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Tsingy de Bemaraha, Melaky Region, Madagascar

Tsingy De Bemaraha, Melaky Region, Madagascar

Like most of Madagascar's dry deciduous forests, the upper canopy is composed of trees which shed their leaves in the winter months (June through September), including at least two species of baobabs endemic to the western part of the island. Trees here have adapted to the warm arid climate by shedding leaves in the dry season to reduce evapotranspiration, and some species such as the baobab store large amounts of water in their bulbous trunks.
There is a very high rate of species endemicity in all the western dry deciduous forests of Madagascar, for both flora and fauna; this rate is thought to be higher than for the eastern rainforests, although the biodiversity, while extremely high, is slightly less than the eastern counterparts. Geologically the tsingy formations have numerous subterranean caverns (used by early tribesmen) and karst formations, which provide underground water storage.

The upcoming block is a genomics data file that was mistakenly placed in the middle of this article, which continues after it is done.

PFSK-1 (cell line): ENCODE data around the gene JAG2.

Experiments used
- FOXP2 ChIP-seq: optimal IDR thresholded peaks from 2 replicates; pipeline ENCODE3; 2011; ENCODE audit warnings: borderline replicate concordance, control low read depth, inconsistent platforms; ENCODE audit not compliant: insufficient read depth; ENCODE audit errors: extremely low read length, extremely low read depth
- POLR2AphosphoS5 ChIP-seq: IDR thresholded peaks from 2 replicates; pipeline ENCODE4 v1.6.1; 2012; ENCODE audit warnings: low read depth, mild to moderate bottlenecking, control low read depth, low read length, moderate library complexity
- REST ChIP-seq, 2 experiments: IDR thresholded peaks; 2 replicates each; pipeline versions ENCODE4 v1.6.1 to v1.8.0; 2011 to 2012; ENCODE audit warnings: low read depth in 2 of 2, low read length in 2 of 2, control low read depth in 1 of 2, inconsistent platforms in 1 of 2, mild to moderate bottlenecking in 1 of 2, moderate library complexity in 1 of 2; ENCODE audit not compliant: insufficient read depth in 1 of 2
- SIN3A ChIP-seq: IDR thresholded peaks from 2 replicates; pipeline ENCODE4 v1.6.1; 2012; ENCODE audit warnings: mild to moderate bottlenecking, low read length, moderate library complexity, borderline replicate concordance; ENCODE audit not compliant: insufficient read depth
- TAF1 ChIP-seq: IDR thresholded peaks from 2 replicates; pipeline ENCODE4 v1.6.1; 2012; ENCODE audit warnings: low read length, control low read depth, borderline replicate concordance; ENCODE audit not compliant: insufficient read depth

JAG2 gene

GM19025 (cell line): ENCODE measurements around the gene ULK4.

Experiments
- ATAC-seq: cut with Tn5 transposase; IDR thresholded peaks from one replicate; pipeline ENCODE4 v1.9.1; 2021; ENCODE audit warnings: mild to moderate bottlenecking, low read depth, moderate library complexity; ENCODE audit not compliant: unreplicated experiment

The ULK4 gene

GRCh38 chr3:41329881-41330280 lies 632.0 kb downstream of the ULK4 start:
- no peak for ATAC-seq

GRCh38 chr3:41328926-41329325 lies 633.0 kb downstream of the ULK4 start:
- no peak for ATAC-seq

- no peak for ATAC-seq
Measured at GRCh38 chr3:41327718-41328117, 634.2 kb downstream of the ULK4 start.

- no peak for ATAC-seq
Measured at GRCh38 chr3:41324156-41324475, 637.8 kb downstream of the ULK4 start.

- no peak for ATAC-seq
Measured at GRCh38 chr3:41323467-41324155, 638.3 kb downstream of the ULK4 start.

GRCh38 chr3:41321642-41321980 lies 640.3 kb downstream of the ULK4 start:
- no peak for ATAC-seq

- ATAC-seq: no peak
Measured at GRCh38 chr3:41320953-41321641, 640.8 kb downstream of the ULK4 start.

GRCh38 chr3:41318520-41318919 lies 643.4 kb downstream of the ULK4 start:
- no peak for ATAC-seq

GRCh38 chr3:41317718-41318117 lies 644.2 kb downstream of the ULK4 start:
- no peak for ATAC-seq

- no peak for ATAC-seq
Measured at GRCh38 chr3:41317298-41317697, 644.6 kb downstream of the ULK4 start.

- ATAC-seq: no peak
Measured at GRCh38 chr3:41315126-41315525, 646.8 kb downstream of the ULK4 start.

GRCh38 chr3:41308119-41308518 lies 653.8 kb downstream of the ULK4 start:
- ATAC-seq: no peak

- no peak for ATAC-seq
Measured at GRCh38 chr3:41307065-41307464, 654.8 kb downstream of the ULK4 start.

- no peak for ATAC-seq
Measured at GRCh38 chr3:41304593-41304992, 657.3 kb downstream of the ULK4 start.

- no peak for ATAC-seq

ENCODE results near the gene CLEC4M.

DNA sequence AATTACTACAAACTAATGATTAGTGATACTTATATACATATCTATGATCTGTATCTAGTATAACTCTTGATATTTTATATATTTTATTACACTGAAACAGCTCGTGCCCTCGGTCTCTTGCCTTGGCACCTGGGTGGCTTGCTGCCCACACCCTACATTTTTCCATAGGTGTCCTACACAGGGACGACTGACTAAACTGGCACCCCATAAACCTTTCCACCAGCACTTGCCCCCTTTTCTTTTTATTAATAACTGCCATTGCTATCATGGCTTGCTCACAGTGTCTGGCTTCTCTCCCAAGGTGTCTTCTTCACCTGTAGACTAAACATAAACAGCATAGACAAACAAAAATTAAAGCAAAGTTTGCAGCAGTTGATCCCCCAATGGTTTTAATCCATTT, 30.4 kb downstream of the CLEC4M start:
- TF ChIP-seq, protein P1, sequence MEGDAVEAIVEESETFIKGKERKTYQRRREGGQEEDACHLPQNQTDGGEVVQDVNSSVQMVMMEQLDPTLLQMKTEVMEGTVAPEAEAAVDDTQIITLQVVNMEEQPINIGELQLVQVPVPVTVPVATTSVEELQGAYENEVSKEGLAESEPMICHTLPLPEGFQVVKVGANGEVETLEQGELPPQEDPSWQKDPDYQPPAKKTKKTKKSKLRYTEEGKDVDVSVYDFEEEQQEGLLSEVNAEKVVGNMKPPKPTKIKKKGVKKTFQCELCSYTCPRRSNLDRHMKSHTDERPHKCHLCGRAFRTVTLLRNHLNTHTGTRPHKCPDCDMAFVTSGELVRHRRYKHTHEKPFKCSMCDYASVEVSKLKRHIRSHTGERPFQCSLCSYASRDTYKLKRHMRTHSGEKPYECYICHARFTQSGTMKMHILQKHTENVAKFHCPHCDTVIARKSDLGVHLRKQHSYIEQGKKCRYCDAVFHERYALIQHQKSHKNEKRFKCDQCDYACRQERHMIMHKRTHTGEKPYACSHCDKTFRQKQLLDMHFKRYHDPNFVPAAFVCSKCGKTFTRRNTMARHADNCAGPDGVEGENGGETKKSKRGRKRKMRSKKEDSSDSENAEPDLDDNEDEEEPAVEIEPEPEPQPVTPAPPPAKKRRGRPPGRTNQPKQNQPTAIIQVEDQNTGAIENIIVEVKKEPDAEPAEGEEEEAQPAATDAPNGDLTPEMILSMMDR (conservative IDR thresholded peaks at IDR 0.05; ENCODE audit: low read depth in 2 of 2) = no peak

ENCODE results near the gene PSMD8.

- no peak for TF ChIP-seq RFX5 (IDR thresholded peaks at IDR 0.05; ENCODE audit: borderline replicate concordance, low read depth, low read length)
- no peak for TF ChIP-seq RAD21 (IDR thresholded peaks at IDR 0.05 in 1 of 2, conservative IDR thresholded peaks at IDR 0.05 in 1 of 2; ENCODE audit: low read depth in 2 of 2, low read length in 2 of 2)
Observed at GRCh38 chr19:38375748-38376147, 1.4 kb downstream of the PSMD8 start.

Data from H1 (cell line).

Also Ankarana Reserve is a small vegetated plateau in northern Madagascar with elevations that exceed 1,220 metres (4,000 ft) above sea level. It is composed of 150-million-year-old limestone. With an average annual rainfall of 1,800 metres (5,900 ft) illimeters (70 inches (1,800 mm) ches), the underlying rocks are susceptible to erosion, thereby producing caves and underground streams—a karst topography. The rugged relief and the dense vegetation have helped protect the region from human intrusion.

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Keywords:#tsingy #bemaraha #melaky #region #madagascar
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Date added:Aug 31, 2010
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